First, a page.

But she had not done that with her own strength alone. No infant, not even one born six months late, was that powerful. Ten rough, trembling hands had picked her up off the floor, and when the midwife cut her umbilical cord, she severed Anele from a corpse.

The waves washed over her feet again.

Dull-eyed, she watched the sharkeagle dive in a vicious arc, a shadow cutting towards an ocean that shone like a new mirror. It thrust its talons through the water and flared wings wide enough to roof a house. With a whoosh that left sea spray glittering in the sunset, it ascended again, a dolphin thrashing in its grasp.

Anele was barely -- barely -- aware of the satisfaction that pulsed from the sharkeagle's spirit. The dolphin's fear was a sharper flavour, but they both faded with time and distance. Such was the way of the world. Death was a stitch that all living things wove eventually, but some were greater than others, some more plentiful, others beyond simple metaphor.

The first time Older Sister had called, Anele's spirit had been torn to rags. The aftermath of that birthing room had not been her fault. It had not. She had been an infant in the hands of an old power. For ten years after, Older Sister had said very little to her, only whispering at the edge of dreams, or ghosting through thoughts Anele would never be comfortable calling her own. It was impossible to tell with ancient spirits like Older Sister's or the sharkeagle's, but as Anele had grown, that shrapnel voice had dulled and gone slinking away to the shadows.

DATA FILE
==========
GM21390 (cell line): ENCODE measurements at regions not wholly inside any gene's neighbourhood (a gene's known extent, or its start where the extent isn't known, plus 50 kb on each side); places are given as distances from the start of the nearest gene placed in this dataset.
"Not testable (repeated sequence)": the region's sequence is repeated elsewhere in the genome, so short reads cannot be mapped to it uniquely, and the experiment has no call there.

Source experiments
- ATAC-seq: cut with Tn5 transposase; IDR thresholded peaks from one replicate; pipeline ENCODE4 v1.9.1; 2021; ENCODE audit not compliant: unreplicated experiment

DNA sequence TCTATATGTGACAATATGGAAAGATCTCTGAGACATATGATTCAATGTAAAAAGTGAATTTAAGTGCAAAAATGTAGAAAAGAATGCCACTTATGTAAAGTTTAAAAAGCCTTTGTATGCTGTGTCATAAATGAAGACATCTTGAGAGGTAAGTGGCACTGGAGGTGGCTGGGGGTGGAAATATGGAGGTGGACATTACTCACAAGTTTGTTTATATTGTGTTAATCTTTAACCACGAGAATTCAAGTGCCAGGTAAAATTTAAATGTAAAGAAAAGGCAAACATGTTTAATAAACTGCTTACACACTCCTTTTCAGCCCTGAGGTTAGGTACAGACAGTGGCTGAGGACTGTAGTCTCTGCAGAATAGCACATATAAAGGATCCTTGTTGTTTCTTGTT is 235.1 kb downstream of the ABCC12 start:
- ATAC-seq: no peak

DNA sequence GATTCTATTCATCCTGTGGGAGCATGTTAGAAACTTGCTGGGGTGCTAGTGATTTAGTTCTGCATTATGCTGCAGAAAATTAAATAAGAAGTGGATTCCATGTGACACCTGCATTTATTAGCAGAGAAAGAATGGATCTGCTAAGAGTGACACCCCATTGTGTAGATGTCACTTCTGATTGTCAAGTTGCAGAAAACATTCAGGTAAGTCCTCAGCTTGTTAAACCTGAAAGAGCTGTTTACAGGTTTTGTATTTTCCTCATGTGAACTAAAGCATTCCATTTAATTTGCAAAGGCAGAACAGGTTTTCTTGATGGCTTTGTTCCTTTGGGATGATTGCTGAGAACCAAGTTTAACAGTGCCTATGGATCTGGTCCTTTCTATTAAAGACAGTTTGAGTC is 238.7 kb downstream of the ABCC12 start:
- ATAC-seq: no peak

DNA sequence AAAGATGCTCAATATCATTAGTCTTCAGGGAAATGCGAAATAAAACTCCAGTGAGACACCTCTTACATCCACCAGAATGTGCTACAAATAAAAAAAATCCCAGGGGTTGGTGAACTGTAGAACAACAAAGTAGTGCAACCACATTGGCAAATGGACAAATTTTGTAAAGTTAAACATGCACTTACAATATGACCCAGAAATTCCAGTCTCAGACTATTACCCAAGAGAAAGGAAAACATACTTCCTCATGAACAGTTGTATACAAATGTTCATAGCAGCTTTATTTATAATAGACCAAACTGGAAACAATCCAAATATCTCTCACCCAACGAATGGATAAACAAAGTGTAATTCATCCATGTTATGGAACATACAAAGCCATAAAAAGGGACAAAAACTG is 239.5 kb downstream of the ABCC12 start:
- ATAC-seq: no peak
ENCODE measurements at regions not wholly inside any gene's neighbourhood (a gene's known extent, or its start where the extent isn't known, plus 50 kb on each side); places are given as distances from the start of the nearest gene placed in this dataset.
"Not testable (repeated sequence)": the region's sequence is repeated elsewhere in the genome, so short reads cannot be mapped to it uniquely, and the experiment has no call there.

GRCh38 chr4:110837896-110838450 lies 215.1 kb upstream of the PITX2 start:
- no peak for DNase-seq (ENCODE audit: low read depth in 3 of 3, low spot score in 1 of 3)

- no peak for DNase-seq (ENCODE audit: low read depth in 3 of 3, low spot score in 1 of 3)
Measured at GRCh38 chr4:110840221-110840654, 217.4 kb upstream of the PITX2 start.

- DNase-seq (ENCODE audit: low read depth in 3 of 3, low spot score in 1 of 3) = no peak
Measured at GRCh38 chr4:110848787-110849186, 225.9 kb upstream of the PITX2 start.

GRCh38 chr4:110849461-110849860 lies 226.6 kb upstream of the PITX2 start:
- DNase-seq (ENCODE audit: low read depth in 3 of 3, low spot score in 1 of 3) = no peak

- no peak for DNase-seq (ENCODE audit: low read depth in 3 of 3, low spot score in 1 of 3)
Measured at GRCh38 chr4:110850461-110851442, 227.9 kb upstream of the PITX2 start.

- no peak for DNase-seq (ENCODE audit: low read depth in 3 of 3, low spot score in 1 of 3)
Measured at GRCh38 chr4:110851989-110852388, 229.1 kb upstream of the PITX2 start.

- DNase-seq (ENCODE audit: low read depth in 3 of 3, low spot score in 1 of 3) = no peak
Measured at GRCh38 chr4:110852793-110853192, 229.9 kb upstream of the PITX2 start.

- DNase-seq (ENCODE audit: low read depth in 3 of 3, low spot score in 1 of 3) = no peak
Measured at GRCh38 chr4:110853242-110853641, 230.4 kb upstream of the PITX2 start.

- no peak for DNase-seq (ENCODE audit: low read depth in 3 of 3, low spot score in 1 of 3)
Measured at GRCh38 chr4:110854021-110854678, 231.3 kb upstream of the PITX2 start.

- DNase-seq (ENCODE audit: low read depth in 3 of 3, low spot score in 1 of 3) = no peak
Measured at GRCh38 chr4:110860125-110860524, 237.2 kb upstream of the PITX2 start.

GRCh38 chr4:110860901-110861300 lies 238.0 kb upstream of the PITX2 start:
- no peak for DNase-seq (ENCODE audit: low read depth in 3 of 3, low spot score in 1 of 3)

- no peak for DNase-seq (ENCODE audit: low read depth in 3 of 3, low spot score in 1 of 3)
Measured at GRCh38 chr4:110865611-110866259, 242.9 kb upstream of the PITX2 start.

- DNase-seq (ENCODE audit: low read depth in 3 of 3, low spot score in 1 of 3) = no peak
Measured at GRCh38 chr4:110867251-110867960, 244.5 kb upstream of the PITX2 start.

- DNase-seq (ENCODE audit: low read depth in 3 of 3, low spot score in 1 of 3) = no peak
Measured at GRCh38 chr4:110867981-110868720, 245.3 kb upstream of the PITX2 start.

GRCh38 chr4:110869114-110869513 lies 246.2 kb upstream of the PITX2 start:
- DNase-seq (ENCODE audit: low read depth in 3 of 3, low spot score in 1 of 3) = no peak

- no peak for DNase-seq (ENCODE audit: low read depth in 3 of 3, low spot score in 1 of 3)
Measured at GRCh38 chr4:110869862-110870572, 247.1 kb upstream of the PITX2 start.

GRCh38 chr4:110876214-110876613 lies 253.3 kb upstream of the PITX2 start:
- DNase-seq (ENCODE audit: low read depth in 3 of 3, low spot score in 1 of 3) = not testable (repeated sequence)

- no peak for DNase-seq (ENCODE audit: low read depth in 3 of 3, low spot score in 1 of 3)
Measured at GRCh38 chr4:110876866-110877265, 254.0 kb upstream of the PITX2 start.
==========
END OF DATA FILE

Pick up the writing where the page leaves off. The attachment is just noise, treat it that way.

Until today. This time, when Older Sister called again, she had cut Anele's spirit in half, and in the wild frenzy that followed she had...

She had...

Anele shut her eyes, and the tears that pearled there ran down her cheeks, cutting through the blood of an aunt, running over the bone flecks of a friend. The wound in her spirit was still weeping into her tendons and bones, thickening her marrow and knitting lightning into her nerves. She was young flesh holding old anger, and if a stranger were to look into the fire in her eyes, it would be a funeral pyre that stared back.

The howling wind flowed around her, suddenly too afraid to touch her skin.

Anele spiked her spirit into the earth with enough force to flash the sand into a wide circle of glass. The incoming wave burned away as even the ocean gave her a wide berth. Now rooted in the earth's mantle, she cast her awareness wide. Wider. Past the sharkeagle flying towards the cliffs. Past the bodies trapped in a glass floor where once there had been a village. Past mountains and valleys and the great river where the elephants drank and the elephant-eaters slithered and hunted.

Her awareness brushed against something old and sharp, and it cut playfully at her awareness in greeting. Twice had Older Sister sought her out, twice had tragedy come to Anele. Now, she left glass footprints along the shore when she walked towards that ball of shrapnel spirit.

The waves gathered themselves out of her way as Anele went seeking after Old Sister.

Queer Xhosa writer of African fantasy about alchemists, witches, and petty gods. Watty Winner (2019). Bride to one dying immortal or another. Read more of his stories here .